Seeking a change of pace from his already successful career as a Swedish director and actor, Victor Sjöström arrived in New York in January 1923 at the invitation of Goldwyn Pictures. Sjöström’s intention was to study American production methods and to involve himself in a film or two. The Swede never thought to stay in America for very long.
By the spring of 1924, however, when notable actors, directors, and producers gathered for a celebration of the merger of Goldwyn with the Metro and Mayer companies, Sjöström was in the thick of things. By then, he had anglicized his name to Seastrom and had directed Name the Man (1924), a popular and critically acclaimed film for Goldwyn. Admired by newly appointed MGM production head Irving Thalberg, Seastrom was chosen to direct the new company’s first film—a prestige production on which the studio’s fortunes rode. That film was He Who Gets Slapped.
Leonid Andreyev’s celebrated play, the basis for the script, was the last dramatic work by the celebrated Russian author whose stories had turned increasingly pessimistic. First published in 1914, the play had its premiere in the United States in 1922 at New York’s Garrick Theater, where it enjoyed a six-month run and was widely reviewed. Alexander Woollcott, a founding member of the Algonquin Round Table wrote, “It has things in it that belong to the theater of all the world.”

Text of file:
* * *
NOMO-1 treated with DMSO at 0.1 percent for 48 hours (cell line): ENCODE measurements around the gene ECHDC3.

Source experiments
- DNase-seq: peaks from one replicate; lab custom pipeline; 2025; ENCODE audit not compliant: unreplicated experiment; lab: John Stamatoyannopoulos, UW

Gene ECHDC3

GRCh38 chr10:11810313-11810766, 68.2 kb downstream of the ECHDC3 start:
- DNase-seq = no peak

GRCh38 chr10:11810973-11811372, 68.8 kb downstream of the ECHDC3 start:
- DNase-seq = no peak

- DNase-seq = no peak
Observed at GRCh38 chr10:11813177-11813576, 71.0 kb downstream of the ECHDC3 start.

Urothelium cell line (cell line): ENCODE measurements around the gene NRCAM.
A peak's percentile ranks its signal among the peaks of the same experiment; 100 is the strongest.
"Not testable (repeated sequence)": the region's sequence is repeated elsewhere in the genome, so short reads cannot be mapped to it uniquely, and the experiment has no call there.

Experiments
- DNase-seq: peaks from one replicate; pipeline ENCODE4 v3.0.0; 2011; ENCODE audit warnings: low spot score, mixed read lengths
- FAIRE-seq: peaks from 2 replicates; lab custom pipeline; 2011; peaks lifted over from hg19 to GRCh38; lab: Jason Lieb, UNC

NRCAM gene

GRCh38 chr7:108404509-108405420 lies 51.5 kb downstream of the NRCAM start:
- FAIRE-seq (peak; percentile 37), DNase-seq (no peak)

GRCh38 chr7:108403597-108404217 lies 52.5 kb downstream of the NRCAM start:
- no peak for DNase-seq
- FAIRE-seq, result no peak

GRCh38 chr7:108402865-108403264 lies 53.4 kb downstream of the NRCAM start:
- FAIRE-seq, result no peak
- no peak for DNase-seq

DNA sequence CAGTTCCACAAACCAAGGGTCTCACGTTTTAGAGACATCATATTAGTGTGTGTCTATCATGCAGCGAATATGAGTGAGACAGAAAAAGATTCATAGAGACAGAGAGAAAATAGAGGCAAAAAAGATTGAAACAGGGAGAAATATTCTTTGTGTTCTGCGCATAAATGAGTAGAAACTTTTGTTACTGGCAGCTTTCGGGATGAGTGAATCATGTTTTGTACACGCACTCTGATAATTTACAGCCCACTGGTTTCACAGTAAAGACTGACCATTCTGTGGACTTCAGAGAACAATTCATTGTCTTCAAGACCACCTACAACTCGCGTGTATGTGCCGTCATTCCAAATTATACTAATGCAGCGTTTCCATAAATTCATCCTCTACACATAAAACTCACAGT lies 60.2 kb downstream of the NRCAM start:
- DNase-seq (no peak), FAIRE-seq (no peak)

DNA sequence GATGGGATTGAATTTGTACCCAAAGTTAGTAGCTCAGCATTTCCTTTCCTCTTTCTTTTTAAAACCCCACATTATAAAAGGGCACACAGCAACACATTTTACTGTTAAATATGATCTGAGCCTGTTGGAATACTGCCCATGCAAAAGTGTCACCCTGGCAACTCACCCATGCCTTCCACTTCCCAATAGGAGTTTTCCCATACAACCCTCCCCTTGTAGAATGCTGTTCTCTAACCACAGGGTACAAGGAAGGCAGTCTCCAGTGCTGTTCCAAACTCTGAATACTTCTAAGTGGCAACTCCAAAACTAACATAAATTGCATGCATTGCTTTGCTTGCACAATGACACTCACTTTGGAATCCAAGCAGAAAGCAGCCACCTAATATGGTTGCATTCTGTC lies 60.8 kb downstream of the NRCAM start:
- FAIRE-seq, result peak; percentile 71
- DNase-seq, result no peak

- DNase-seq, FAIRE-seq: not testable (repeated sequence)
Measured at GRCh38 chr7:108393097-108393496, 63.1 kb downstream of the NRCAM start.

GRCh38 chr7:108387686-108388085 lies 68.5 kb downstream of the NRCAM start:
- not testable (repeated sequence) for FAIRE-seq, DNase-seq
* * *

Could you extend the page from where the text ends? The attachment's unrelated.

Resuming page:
As an acclaimed European director at work in America, Seastrom (like Murnau and Lubitsch) enjoyed contractual privileges not usually granted to studio directors, including script approval, choice of cast, selection of cameraman and assistant director, and the right to supervise editing. Attentive to every facet of a film, Seastrom carefully considered the stories offered to him. Andreyev’s symbolic work, with its existential themes, no doubt appealed to the émigré director.
He Who Gets Slapped is the story of a scientist whose happiness is destroyed by a friend who steals not only his wife but also the results of his life’s research. The scientist turns bitter and, in desperation, joins a circus as a clown whose popular act is based on being repeatedly slapped. The clown, now known only as “He” (even his identity has been taken), is slapped whenever he attempts to speak and, with each slap, relives his personal and professional humiliation. Eventually, the clown finds redemption when he falls in love with another circus performer, a pretty young bareback rider named Consuelo.
Lon Chaney, a great success as a pathetic character in a previous Thalberg production, The Hunchback of Notre Dame (1923), was given the lead role as the disillusioned, masochistic clown. As with the hunchback, it was a choice role in a famous story. Canadian-born Norma Shearer, then an emerging actress, played the bareback rider. The role helped make her a star. John Gilbert, also on the brink of stardom, at first refused his part, thinking his role too small. In a recent interview, Leatrice Gilbert Fountain, the actor’s daughter and biographer, said, “I heard about Jack’s reluctance to play the role from several people. I believe the first was his friend Carey Wilson, who adapted the story for the film. He quoted Irving Thalberg to me, ‘Jack, that part will do more for your career than anything you have done so far.’ He Who Gets Slapped was a quality movie. Jack’s part was small, but he glittered brightly in it and it did indeed move his career forward.”